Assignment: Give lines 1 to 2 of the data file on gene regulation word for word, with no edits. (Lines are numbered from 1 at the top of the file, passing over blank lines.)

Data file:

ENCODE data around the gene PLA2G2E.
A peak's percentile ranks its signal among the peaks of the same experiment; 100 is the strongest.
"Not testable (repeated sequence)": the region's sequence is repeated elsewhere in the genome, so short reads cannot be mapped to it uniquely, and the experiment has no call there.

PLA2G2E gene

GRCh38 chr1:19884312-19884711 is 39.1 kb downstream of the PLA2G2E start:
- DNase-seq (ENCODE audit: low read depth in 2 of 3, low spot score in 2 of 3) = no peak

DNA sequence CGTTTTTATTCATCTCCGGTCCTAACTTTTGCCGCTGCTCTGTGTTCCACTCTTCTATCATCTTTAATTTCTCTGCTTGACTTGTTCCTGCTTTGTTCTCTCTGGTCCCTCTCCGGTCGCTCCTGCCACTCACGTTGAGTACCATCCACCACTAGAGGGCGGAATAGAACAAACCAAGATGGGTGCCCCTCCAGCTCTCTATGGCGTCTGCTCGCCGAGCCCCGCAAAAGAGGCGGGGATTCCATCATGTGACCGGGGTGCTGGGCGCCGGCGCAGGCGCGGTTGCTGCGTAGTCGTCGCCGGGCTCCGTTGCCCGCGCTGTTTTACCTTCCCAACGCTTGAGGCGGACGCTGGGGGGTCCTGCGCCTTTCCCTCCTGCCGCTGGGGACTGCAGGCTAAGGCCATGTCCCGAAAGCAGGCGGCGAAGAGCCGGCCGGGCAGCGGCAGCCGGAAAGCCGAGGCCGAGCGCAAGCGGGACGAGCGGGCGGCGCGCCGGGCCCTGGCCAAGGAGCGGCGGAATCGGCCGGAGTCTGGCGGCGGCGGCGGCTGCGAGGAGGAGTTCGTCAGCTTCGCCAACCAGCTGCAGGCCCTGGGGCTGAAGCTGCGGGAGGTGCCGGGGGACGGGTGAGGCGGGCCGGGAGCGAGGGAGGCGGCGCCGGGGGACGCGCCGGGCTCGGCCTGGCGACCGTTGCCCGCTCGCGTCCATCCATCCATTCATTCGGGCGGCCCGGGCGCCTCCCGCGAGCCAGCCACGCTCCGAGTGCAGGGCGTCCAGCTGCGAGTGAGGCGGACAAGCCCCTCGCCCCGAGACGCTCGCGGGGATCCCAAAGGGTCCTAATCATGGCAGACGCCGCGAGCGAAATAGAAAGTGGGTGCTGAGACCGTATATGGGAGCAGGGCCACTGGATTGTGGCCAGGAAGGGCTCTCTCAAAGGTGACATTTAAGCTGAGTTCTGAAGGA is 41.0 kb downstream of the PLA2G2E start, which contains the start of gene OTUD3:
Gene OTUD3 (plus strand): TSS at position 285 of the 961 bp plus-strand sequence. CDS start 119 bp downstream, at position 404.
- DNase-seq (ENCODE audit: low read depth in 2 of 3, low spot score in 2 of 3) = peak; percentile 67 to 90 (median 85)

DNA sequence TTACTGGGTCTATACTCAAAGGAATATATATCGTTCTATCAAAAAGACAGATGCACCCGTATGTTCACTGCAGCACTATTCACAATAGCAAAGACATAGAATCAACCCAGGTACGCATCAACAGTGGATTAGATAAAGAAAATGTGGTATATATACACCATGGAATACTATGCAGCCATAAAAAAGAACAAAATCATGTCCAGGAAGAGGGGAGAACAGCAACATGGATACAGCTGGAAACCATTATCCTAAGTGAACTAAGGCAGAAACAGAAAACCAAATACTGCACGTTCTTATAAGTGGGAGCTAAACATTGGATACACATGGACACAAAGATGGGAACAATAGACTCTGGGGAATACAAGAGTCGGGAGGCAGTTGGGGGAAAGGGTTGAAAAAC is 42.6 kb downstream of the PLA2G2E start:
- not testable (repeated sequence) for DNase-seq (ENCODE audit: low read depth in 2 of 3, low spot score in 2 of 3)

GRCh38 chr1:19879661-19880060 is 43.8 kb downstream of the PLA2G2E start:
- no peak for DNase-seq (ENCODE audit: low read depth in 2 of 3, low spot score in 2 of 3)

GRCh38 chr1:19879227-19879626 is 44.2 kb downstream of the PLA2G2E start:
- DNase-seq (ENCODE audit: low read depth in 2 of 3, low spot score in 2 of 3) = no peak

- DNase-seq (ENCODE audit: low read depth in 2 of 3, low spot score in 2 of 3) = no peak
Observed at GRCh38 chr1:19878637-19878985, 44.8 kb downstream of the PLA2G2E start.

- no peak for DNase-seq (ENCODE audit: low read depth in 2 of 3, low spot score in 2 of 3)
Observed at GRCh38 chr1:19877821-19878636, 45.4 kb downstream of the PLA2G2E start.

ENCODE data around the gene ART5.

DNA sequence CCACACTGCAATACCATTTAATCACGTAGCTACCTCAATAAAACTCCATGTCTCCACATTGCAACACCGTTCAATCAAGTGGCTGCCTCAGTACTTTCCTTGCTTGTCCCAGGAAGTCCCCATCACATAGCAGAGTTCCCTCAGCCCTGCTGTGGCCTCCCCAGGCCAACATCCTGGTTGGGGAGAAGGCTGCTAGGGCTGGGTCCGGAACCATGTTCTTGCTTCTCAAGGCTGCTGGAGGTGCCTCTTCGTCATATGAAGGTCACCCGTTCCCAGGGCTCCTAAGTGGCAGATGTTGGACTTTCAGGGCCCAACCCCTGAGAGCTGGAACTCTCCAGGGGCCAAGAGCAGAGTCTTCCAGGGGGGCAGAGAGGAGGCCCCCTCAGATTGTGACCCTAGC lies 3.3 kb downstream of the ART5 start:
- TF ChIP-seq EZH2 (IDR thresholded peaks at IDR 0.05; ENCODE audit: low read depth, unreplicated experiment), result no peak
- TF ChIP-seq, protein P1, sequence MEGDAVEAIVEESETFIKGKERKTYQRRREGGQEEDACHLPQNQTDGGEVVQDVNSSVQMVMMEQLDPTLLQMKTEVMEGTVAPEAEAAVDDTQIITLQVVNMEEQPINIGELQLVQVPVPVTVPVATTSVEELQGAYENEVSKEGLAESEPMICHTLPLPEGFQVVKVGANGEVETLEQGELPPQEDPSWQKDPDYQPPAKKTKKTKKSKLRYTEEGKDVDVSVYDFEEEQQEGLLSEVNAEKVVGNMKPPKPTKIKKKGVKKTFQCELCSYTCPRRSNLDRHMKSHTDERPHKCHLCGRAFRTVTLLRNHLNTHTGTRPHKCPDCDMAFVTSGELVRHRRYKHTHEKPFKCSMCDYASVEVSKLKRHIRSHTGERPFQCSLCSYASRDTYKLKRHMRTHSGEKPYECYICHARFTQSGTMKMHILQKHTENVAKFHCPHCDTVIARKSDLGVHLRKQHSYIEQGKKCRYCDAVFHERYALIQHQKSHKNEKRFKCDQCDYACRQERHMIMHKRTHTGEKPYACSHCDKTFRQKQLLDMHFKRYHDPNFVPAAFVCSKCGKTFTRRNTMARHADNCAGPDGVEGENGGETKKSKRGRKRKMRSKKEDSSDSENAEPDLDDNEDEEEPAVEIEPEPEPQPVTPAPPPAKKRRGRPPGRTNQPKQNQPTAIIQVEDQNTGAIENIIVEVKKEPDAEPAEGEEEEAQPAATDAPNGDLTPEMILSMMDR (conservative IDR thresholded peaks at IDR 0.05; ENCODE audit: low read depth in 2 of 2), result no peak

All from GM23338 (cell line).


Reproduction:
ENCODE data around the gene PLA2G2E.
A peak's percentile ranks its signal among the peaks of the same experiment; 100 is the strongest.